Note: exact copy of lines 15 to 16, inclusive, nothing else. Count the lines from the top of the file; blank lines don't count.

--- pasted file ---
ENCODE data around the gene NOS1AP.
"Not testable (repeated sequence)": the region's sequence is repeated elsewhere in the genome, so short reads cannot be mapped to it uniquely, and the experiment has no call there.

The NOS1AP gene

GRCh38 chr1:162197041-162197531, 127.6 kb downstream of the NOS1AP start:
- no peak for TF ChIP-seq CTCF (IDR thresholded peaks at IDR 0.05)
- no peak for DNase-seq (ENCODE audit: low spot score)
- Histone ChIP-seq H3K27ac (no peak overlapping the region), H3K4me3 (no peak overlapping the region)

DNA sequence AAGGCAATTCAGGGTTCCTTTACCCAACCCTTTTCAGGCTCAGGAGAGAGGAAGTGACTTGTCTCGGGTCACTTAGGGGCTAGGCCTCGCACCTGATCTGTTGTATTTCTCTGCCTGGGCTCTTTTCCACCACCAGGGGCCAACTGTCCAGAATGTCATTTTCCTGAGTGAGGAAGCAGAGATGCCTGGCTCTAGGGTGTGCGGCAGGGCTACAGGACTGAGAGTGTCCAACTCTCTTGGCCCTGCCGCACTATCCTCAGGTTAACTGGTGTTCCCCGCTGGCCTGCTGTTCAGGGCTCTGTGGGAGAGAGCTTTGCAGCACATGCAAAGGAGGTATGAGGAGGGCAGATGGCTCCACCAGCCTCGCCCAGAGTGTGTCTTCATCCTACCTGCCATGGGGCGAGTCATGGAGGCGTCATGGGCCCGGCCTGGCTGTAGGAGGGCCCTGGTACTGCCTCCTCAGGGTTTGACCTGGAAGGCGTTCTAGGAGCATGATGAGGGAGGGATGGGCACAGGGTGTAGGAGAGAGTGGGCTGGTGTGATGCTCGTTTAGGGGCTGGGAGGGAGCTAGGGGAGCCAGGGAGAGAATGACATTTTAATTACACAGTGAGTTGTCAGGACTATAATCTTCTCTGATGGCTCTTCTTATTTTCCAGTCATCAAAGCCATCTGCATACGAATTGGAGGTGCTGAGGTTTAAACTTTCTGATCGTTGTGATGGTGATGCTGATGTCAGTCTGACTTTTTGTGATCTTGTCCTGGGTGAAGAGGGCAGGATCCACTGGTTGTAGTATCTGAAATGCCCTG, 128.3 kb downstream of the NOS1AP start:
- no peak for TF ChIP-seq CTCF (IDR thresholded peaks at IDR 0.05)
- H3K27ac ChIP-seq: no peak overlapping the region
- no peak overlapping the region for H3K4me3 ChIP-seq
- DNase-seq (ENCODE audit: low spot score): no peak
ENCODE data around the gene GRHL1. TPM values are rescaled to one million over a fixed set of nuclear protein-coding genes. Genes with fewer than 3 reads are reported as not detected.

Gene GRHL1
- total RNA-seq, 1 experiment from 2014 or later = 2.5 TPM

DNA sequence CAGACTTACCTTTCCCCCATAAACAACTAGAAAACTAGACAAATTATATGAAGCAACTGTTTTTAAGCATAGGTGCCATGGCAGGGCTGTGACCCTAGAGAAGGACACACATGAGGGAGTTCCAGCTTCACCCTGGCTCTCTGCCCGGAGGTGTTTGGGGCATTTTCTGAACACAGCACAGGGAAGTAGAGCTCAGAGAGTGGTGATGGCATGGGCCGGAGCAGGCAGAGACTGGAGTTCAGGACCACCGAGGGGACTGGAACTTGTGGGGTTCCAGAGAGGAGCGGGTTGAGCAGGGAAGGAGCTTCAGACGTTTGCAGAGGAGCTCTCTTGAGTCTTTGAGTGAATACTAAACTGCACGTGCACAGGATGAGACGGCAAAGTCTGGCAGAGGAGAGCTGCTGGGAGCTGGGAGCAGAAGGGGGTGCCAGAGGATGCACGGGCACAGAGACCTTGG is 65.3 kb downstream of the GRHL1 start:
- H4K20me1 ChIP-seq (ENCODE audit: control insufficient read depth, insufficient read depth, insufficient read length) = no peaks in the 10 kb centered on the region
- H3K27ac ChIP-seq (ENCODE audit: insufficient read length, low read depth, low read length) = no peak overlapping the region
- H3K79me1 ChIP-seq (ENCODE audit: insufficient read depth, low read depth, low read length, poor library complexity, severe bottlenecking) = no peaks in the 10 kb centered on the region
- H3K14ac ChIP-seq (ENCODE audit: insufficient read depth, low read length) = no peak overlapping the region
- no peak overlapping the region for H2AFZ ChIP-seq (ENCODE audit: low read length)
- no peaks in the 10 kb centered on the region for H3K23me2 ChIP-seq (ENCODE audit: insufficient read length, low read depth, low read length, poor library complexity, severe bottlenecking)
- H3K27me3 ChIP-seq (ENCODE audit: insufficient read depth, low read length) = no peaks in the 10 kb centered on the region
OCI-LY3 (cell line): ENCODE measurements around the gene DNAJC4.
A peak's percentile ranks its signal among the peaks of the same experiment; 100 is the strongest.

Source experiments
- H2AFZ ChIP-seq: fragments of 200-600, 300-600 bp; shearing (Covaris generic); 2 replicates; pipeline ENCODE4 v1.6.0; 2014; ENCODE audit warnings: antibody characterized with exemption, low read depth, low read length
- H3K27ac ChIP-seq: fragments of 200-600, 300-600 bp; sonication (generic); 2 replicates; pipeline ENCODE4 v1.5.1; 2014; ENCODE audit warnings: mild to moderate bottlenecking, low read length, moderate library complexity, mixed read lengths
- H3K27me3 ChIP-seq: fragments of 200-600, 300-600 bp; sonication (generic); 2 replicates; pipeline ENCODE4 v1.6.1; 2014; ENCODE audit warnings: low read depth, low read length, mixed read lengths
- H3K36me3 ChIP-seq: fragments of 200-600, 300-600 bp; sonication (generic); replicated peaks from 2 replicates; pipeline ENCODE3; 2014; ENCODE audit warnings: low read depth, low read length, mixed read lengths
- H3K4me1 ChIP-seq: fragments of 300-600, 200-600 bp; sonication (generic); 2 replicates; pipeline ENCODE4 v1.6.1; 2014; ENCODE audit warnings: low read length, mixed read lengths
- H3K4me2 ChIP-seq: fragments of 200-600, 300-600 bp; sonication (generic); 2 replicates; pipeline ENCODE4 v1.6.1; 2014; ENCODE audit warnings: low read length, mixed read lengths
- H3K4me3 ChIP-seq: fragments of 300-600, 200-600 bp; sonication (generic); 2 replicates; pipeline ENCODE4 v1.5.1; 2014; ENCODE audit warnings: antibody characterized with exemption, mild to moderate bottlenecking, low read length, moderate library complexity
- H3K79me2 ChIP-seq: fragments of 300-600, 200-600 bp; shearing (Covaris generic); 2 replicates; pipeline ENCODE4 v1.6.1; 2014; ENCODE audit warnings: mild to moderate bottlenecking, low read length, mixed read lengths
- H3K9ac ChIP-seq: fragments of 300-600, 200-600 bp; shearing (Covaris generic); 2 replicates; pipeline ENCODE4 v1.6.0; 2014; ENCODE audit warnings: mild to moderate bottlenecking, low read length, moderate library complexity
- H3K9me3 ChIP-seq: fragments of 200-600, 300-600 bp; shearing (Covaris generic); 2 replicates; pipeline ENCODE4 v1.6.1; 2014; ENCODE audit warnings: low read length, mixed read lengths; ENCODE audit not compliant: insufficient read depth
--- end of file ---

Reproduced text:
- total RNA-seq, 1 experiment from 2014 or later = 2.5 TPM

DNA sequence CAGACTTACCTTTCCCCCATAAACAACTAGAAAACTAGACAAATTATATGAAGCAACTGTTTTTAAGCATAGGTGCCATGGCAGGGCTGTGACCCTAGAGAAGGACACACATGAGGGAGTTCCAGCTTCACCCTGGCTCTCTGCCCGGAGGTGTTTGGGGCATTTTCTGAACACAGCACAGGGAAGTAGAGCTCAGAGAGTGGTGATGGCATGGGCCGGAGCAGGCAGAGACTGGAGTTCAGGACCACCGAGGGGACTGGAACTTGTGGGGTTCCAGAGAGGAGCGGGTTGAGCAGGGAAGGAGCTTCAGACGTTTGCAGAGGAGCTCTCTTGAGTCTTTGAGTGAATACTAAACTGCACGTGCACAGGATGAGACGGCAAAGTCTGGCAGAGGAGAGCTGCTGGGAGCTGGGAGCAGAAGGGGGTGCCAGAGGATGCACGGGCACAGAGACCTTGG is 65.3 kb downstream of the GRHL1 start: